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Paris Opera Ballet - 'Le Parc'

by Ana Abad-Carles

October 14, 2005 -- Sadler's Wells, London

Praise must be given to Dance Umbrella for allowing London to see this company after an unexplainable absence of 20 years during which time the French company went through one of its most important and productive periods. Since 1983, when Rudolf Nureyev took over the directorship of the company until his dismissal in 1988, the company managed to produce some of the best dancers in the West and, one could easily argue, in the world. Nureyev’s heritage lived on well after his death and, in fact, the company still lives up to his standards. Not only that -- his productions of the classics are still danced in Paris, and one can always sense the extreme care each revival gets whenever performed. The series of documentaries recorded for television and now available on DVD are living proof of the pride the French give to one who was one of their most distinguished artistic directors.

Most of the dancers that Nureyev promoted and nurtured have unfortunately retired by now. However, on this occasion we were lucky to see Laurent Hilaire once again on the London stages and, if only for this, going to Sadler’s Wells last week was worth the effort. Hilaire is one of that privileged group of dancers that learnt from Nureyev the power of transcending the stage. The eloquence of their movement and the ability to communicate to their audience the subtle meaning of why everything is performed the way it is makes their dancing stand on a class of its own. When these dancers move, you can see the eloquence of the steps and the need for those steps to be performed, to be rendered in a specific way that responds both to the music and the choreographer’s intentions.

On this occasion, the choice of programme may not have been the best the Paris Opera Ballet has to offer, but it served the purpose. Created in 1994, “Le Parc” was the first full-length ballet created by Preljocaj, and the work thus possesses both the boldness and inevitable failures of all first attempts of this kind. Preljocaj wanted to do a work that reflected the love attitudes of the French in the 18th century, a subject matter that perhaps is best known by Choderlos de Laclos’s novel “Les Liaisons Dangereuses.” Set to Mozart’s music as well as sound compositions by Goran Vejvoda, the ballet tells the development of a love relationship from its initial indifference and coolness to its most passionate ardour. Four mechanic gardeners are the present day cupids and they are the ones who make the woman yield to the man’s attentions.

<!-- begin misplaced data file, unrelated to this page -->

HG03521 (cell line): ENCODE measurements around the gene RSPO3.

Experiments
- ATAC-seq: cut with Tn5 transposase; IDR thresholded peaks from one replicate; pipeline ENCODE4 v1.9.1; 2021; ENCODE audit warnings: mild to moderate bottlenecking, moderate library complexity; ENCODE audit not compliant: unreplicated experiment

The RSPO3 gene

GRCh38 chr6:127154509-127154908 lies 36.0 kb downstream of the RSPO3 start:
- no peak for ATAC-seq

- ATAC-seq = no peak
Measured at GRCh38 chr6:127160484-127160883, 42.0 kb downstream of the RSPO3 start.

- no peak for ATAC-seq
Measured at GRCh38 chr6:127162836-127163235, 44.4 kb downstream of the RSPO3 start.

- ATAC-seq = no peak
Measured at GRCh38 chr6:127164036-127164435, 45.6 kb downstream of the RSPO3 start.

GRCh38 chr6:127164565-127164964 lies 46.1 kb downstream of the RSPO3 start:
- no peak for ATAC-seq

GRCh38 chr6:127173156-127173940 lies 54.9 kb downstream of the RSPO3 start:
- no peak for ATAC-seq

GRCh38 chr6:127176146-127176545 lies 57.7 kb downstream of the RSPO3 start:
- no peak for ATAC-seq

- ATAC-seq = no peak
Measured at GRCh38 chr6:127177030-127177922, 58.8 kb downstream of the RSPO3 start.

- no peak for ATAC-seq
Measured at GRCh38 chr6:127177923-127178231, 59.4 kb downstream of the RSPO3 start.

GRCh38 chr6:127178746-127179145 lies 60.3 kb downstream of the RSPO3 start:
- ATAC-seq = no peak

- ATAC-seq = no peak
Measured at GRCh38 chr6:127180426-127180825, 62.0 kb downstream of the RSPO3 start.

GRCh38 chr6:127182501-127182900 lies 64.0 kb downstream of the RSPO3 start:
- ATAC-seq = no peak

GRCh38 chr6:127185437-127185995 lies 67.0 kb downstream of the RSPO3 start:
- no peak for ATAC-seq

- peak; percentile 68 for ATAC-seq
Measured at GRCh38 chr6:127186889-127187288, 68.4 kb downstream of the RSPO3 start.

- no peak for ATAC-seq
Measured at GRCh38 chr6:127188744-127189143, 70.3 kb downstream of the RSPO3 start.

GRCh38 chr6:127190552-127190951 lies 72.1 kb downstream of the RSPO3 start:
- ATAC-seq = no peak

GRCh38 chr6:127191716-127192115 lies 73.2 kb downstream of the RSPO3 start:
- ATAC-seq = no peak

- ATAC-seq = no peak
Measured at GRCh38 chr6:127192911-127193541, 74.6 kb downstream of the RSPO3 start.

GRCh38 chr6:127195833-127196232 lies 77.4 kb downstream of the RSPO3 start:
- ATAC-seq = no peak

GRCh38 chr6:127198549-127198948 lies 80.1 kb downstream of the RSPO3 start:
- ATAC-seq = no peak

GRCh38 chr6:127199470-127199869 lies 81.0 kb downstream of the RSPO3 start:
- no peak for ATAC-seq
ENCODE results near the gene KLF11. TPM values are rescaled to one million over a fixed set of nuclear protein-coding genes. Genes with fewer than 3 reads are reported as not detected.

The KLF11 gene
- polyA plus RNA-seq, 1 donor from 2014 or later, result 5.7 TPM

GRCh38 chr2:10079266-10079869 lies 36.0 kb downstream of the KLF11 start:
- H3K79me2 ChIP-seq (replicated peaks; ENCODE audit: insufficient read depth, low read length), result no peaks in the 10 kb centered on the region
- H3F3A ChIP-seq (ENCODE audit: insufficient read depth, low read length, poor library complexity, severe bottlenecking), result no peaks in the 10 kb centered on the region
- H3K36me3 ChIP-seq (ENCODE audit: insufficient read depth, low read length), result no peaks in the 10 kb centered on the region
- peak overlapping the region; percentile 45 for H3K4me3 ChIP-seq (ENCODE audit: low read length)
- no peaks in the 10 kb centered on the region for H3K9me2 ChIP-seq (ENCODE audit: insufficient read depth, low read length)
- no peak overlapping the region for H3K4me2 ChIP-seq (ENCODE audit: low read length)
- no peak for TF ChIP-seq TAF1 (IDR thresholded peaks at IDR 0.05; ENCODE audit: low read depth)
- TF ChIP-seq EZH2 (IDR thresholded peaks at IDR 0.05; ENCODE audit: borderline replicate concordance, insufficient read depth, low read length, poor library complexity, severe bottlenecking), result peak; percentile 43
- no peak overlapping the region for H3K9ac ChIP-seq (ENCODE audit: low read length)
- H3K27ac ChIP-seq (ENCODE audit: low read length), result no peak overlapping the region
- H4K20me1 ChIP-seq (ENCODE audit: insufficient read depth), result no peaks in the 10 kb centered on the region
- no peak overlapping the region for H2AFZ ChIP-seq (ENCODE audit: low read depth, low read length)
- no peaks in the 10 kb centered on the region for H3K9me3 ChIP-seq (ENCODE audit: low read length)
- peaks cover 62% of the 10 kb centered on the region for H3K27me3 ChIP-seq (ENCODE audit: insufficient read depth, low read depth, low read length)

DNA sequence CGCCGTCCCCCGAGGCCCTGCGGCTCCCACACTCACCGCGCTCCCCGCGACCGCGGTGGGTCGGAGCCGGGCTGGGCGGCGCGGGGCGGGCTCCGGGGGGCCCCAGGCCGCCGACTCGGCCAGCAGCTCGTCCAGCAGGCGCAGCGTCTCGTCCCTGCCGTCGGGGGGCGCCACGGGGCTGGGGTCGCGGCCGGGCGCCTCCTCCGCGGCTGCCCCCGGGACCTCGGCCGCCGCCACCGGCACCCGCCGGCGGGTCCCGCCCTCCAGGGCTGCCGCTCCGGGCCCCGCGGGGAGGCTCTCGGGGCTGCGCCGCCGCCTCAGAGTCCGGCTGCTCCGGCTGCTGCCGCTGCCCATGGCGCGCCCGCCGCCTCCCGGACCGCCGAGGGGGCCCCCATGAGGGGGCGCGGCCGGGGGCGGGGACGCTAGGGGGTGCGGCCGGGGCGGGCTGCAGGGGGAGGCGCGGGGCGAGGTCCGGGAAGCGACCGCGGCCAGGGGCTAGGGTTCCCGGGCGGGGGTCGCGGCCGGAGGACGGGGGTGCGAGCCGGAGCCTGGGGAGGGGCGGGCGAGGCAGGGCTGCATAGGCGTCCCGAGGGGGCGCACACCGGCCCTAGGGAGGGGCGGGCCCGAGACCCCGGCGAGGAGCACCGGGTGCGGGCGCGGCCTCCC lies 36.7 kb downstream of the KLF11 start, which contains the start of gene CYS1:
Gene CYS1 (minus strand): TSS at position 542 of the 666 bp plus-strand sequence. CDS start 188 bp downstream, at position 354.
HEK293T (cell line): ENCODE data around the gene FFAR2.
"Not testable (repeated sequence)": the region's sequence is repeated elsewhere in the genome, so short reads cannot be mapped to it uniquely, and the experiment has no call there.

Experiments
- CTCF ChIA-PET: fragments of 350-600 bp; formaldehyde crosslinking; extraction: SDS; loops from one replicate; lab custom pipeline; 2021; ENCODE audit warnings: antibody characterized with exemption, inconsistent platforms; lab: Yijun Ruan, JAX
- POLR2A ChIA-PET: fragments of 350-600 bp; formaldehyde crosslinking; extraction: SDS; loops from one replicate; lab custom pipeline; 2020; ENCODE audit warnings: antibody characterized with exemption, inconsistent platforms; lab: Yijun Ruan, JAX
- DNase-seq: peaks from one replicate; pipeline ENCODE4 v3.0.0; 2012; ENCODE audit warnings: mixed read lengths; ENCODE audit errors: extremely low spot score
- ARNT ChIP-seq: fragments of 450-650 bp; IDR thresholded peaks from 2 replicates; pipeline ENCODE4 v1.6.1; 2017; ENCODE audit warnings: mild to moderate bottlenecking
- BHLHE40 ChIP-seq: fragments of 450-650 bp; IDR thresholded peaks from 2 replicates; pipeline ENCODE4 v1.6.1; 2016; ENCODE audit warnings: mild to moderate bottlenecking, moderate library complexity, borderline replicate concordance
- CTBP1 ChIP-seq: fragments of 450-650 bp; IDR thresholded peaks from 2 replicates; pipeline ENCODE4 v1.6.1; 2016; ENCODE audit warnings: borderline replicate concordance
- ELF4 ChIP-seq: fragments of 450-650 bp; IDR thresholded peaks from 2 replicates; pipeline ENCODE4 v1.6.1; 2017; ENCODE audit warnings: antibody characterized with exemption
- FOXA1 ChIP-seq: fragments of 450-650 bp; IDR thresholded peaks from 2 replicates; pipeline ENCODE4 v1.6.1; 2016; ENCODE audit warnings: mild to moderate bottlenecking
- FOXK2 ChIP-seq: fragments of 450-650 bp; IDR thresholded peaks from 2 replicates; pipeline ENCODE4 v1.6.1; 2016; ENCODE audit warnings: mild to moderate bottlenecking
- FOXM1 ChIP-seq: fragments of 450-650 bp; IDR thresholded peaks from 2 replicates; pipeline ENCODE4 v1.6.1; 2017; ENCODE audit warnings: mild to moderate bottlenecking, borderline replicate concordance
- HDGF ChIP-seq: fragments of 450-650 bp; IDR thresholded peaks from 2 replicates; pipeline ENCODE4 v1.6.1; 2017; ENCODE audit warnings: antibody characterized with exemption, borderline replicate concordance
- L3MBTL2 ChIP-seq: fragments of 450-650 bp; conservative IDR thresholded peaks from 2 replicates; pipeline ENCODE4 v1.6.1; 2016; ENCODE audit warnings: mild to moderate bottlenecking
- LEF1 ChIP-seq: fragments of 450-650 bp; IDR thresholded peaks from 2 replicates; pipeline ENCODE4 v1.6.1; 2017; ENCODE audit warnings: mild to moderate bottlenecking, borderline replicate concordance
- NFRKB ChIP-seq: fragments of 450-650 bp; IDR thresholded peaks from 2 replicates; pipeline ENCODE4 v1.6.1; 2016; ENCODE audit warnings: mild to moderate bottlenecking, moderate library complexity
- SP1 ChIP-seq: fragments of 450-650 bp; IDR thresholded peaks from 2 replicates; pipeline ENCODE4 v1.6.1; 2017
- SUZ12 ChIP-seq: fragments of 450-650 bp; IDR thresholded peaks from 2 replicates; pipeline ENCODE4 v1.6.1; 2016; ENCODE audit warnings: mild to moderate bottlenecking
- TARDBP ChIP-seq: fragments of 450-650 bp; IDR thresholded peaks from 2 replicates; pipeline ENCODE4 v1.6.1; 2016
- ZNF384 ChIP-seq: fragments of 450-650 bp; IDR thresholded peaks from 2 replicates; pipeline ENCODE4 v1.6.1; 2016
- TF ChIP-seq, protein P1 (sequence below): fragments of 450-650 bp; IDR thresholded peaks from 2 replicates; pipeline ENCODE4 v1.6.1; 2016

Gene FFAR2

Choreographically, the ballet does not show great consistency in the telling of the story and, in fact, there is little in it that hints at the fact that there is a story at all. Most of the numbers where the lovers are not involved seem quite irrelevant and disconnected from the plot. It is only in the duets, set to different adagios of Mozart’s “Piano Concertos,” that the ballet takes on a different route, engages the spectator and actually hints at some sort of development of characters and situation. The choreography is contemporary in its vocabulary movement, but not very radical in its look. It showcases the company’s command of whatever style they dance in, something that is embedded in French dancers through their schooling; an outstanding ability to take on different choreographic styles.

Preljocaj tends to repeat sequences all too often, and it is only through the dancers’ efforts in making each one of these sequences interesting that the work makes its way through. In the first act, for example, each one of the variations the women perform for the men has its opening phrase repeated at least four times. This is tiring for the eye, as any choreographer should know. Music may work through repetition of phrases, but dance does not. The eye gets used to repetition more than the ear does and recognition of a step becomes an alarming lack of choreographic invention all too soon.

Nevertheless, the duets were beautifully crafted, and they show the development in the story that the choreographer obviously intended in his work. The interpretations of both Aurélie Dupont and Laurent Hilaire were magnificent. The ballet had been created for Isabelle Guérin and Hilaire, and obviously Hilaire’s command of the role was evident.

The best part of the ballet was the last duet. It managed to make full use of the wonderful stage personalities of the performers, and the choreography was utterly beautiful. It transcended the irrelevance of some of the other sections in the piece and focused unashamedly in the deepest desires of the characters. It also showed how musical Preljocaj can be and how inventive when devising a pas de deux in contemporary language. There was nothing missing or wanting in it. It was transcending in the use of aerial movement and lifts combined with falls and recoveries that explained beautifully the surrender, longing and abandonment of the two lovers.

The company overall looked wonderful. The dancers have a unity of style and beauty of lines in the performance of their ballets that showcase their schooling to perfection. Let’s hope it does not take another 20 years for the whole company to return.

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